Bank of Montreal Chief Economist Douglas Porter is brimming with the heat on Toronto real estate stating the market is going through a housing bubble. In an email he wrote to clients, he clearing stated that the city should be prepared for a housing bubble.
Determining when a market is heading for a bubble is something that is very difficult to recognize according to Porter as everyone has their own understanding of a housing bubble even though there is an existing standard which qualifies a market to be in a housing bubble. However in general terms, most people consider a housing bubble as a situation when home prices are increased by a high demand from buyers, speculations of a further rise coupled with a limited supply which takes a long period of time to be controlled.
And for Porter, this is the exact situation currently occurring in Toronto as home prices continue to soar beyond control. Although Porter had in the quite recent past dismissed claims from market spectators of a market crash, he is now presenting figures showing of a possible housing bubble.
Recent data suggests the average home price in the Greater Toronto Area in January increased 22.6% from the previous year.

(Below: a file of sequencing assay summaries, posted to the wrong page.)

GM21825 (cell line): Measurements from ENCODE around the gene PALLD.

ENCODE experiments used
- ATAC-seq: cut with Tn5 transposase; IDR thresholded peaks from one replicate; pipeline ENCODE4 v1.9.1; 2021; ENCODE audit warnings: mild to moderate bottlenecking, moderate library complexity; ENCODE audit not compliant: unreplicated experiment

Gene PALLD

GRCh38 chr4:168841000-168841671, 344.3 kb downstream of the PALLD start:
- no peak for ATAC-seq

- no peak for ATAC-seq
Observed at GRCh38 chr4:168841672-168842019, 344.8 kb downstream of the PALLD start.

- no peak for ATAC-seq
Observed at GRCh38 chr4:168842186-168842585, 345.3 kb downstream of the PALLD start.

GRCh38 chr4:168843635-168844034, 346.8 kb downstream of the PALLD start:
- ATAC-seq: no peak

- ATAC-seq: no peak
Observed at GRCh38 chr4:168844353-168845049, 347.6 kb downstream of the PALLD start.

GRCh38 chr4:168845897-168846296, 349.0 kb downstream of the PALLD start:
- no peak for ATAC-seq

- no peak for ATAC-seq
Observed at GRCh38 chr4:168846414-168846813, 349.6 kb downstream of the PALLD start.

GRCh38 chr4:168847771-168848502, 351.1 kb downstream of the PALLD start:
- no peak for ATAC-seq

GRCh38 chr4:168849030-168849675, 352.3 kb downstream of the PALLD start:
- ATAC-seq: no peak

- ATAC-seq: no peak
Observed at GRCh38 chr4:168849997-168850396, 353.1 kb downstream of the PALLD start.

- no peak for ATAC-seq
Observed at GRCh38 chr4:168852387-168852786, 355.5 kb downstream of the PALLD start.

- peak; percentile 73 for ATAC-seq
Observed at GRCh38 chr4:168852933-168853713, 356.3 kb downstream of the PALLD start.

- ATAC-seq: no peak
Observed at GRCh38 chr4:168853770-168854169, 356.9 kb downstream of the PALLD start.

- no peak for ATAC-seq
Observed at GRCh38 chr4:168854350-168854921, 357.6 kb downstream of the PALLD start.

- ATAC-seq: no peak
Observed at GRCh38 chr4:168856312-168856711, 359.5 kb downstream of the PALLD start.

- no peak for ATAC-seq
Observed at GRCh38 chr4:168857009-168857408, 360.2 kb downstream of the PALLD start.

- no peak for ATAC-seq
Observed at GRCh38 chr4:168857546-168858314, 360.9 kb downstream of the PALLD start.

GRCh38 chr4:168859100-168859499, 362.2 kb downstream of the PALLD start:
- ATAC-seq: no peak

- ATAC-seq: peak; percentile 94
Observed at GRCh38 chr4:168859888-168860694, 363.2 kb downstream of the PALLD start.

Price index from the Canadian Real Estate Association also shows the price increase surpassed both inflation and wage growth by 21% and such price growth rate was last seen in the late 80’s when the housing market when through a housing bubble. The sales-to-new listing ratio was also a perfect indicator that the Toronto housing market was getting out of control as it has changed 93.5% in the Greater Toronto Area in January.
Homes are being sold at a rapid pace in Toronto and is fueling home prices as the demand for homes is increasing. Furthermore, home sellers in the city are also creating bidding wars which is also driving home prices forward. To determine a hot market, the index ratios above 60% is considered as a seller’s market and nearby markets like Ontario, Hamilton, Kitchener and Niagara are proud to have ratios above 100%. Although agents and the construction industry suggest that the low supply of homes is the driving force behind home prices, Porter deviates from this claim.
He proposes that other factors such as high demand, low interest rates, the concentration of people in the city or foreign buyers. He suggests housing supply is not the major reason citing the condo market which has been has increased by 20% despite sufficient homes on the market.
Porter warns that “Toronto and nearby regions are overheating, and possibly dangerously so.”